Sex Advice From Sheik al-Nafzawi

I just finished reading Sheik al-Nafzawi’s Perfumed Garden of Sensual Delight, a 15th century sex manual from what is now Tunisia. The Sheik’s advice is quite impressive compared to what was widely known about sex in Western societies up until about 1970.

Some important points that he stresses is that women are extremely randy and have great sexual stamina, that simultaneous orgasm for man and woman is the norm, that a man should use his hand to help the woman along if needed, and that keeping his wife satisfied is a major responsibility of a husband.

There was however also a lot of news to me in the book, like that short women are much randier than tall women, that a diet of chickpeas and onions increases sexual stamina in men enormously, and that it is a good idea to daub a man’s genitals with the irritant extract of pelleter, Anacyclus pyrethrum.

I read Jim Colville’s 1999 translation, not Sir Richard Burton’s more famous but grossly inaccurate one from 1886. Both are available to those who Google.

Luxury Vaccine Tourism

Most vaccines are commercially available in Sweden. There are two vaccine clinics at the nearest big mall to where I live. Two months ago, on 5 December, I mused on Facebook, “Wonder when covid-19 vaccination will become commercially available in Sweden and what the price will be at first.”

This question met with really strong reactions. People accused me of having no solidarity with the sick and elderly, of being a bad Social Democrat, of undermining social healthcare. But I wasn’t suggesting that the vaccine doses secured by the EU from certain manufacturers should be taken out of that system and sold on the open market. Additional manufacturers will pop up, eager to market their products. And taking a vaccine is not like paying to get good cancer treatment for yourself while someone poor dies. Me getting vaccinated benefits the entire herd’s health, not just mine. And if I pay for vaccination outside of the social healthcare system, then that system saves some money.

Anyway, Expressen reported on 28 January that covid-19 vaccination is now sort of available in Sweden, or more exactly, on the Swedish market. And it costs a bit less than SEK 1 million = U$D 120,000 = € 99,000 for two shots. Pricey? Yes, but it includes airfare to Dubai, the UAE, India or Morocco plus luxury accommodation and meals for two weeks. So the market has spoken: if you pay more than $120,000 for two covid-19 shots today, you are not getting a good price.

Swedish social healthcare expects to offer people like me the vaccine for free in April or May. If I can get it legally and locally for less than $120 prior to that date, I believe I’ll go for it. Watch this space.

A Swedish Perspective on COVID19

Our departmental webmaster in Łódź asked me to write this piece from 23 April about my impressions of the Swedish response to COVID19. I’m posting it here too.


As I write these lines I have been distancing myself from society for 39 days, since Monday 16 March. Voluntarily, because I live in Sweden. Our government’s approach to containing the pandemic has been discussed quite a lot internationally. Before I go into that, let me describe my personal experience.

The big change for me is not that I work from home. That’s what I’ve done mostly for many years as a research scholar without a university office. Instead, the biggest thing is that my 16-year-old daughter’s high school lessons are now all online, so she is also home all day, five days a week. We get along really well and it’s frankly an improvement of my circumstances. Another change is that I have only been once to central Stockholm and the Academy of Letters’ research library, and currently the library is closed except by special appointment. And I buy groceries for my elderly mother. My father and his wife have stubbornly turned down my offers to shop for them.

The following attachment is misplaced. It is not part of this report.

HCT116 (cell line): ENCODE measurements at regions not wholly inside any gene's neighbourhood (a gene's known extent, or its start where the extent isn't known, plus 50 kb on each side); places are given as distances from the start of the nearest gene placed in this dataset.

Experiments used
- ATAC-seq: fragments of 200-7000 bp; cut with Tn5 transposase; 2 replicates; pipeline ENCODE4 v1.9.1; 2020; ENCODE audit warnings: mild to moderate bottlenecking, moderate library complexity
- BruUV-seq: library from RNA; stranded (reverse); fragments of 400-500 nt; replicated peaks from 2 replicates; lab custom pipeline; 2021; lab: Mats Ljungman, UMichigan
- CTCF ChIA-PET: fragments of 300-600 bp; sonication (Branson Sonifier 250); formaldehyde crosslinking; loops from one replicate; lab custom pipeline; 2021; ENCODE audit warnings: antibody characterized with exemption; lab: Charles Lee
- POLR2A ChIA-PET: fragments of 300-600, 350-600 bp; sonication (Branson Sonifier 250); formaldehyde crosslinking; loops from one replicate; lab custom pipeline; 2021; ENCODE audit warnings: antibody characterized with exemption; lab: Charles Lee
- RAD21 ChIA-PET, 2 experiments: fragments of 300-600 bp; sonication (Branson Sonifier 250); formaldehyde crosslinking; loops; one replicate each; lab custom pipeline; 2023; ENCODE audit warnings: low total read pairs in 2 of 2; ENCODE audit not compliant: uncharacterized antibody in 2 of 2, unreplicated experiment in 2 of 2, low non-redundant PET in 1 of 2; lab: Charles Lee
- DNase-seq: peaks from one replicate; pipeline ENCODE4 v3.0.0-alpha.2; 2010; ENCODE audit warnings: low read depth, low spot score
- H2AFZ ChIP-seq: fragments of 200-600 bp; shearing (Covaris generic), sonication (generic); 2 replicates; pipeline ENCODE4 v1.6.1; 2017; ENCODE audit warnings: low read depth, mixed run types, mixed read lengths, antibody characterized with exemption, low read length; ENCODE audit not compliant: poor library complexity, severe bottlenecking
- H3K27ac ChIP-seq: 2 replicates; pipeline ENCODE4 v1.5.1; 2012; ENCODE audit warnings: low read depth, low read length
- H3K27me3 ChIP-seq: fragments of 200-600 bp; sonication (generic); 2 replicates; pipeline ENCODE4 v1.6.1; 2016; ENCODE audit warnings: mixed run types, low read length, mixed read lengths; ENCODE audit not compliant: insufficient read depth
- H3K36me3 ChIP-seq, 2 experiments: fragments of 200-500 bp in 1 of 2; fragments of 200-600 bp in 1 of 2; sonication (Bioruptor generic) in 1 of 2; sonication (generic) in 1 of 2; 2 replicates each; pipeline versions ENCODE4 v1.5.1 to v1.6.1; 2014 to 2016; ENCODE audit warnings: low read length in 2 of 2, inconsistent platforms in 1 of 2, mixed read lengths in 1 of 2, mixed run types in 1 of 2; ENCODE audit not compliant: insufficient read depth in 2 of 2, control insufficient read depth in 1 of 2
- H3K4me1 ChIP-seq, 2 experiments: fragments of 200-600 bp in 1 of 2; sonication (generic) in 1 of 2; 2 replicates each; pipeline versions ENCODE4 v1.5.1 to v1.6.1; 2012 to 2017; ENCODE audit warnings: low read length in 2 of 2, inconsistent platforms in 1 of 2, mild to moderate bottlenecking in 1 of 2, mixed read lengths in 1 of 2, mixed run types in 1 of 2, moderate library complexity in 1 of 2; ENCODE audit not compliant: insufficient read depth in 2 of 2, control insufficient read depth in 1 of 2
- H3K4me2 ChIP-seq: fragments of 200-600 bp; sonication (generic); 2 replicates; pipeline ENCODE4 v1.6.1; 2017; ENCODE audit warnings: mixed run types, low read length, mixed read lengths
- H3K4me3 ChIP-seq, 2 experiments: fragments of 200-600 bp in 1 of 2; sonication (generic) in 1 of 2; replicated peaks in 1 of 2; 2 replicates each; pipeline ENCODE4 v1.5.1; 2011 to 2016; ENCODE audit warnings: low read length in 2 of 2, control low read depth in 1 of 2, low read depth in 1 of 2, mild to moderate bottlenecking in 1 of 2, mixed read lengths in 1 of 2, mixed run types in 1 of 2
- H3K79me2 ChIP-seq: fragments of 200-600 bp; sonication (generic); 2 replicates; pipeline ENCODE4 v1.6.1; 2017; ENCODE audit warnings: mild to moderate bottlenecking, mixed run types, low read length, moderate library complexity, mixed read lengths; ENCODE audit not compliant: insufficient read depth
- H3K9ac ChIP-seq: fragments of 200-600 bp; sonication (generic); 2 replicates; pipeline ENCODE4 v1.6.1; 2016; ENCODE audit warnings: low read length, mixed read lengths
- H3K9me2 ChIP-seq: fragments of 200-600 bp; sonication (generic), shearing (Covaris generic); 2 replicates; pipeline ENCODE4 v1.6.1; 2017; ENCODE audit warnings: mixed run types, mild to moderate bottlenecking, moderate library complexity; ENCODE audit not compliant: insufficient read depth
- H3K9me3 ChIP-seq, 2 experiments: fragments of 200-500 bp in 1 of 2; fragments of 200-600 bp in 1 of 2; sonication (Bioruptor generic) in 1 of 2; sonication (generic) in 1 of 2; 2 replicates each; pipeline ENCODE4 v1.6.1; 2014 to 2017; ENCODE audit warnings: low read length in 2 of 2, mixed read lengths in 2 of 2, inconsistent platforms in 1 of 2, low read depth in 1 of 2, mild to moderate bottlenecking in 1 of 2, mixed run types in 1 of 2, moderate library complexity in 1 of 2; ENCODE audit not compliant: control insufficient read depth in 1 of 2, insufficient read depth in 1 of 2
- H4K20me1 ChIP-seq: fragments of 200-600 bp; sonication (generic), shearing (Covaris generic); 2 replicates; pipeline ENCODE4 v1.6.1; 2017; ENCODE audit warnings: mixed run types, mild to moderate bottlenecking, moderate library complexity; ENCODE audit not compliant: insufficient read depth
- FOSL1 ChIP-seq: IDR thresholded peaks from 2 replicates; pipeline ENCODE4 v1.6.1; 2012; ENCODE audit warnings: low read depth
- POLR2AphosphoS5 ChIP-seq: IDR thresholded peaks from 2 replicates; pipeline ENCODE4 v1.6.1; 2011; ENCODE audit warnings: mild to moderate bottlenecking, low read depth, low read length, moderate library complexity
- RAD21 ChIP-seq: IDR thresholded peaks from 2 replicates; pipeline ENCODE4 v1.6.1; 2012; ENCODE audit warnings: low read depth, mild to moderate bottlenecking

My work has continued as planned, without any major frustrations. I have a pretty good library of my own, the most important Swedish archaeology databases have been online for decades, and these days you can get a lot of new journal papers in PDF format online or simply by emailing one of the authors. I’ve submitted three pieces of writing in these quarantine weeks.

When I take walks and cycle in the Erstavik woods nearby I meet more people than usual. We nod and say hi to each other, but we keep our distance. My parents also go out walking a lot. In Sweden, most of us feel that we need to avoid crowds, but not necessarily sit indoors and wait. My boardgaming group still convenes every weekend, but we have moved to my buddy’s house that is better situated for people to reach it on foot or by bicycle. Nobody wants to use public transport much. We figure that us meeting three “unnecessary” people every week won’t change the progress of the pandemic, and it does a lot for our mental well-being.

As for the official Swedish policy, I understand that the main difference to what other countries do is that going out and meeting people isn’t actually forbidden here. It’s just very strongly discouraged, for reasons that are very clearly explained. And events with more than 50 participants are forbidden for the time being. Some important reasons for this policy, as I understand them, are:

  • By design, Swedish law makes it really difficult to impose a long-term general curfew with sanctions against those who break it. It’s a civil liberties issue.
  • In the long term, we have to build herd immunity to the virus either by infection or by vaccination. We can’t afford to sit around at home until mid-2021 when scientists hope to have a vaccine ready for mass production. You can stop the pot from boiling over temporarily by putting a really heavy lid on it, but sooner or later the lid will fly off. It’s better to turn down the heat and let off the steam a little bit at a time. After a quiet period, there will be a second wave of the pandemic. How high that wave will go depends on herd immunity.
  • Swedish people largely trust our government, and our government largely trusts our scientific authorities. So when the government tells us that the scientists think it’s really important to avoid crowds, then most of us act accordingly. We don’t view this as a policy driven by ideology. It’s not a partisan issue. I would go along with it even if I hadn’t voted for the party that currently governs the country.